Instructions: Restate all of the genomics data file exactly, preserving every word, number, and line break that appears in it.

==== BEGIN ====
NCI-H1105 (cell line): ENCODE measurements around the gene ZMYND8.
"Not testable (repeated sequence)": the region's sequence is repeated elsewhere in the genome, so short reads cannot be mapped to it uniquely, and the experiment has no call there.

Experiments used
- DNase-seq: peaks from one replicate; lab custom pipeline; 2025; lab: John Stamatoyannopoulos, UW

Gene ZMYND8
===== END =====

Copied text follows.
NCI-H1105 (cell line): ENCODE measurements around the gene ZMYND8.
"Not testable (repeated sequence)": the region's sequence is repeated elsewhere in the genome, so short reads cannot be mapped to it uniquely, and the experiment has no call there.

Experiments used
- DNase-seq: peaks from one replicate; lab custom pipeline; 2025; lab: John Stamatoyannopoulos, UW

Gene ZMYND8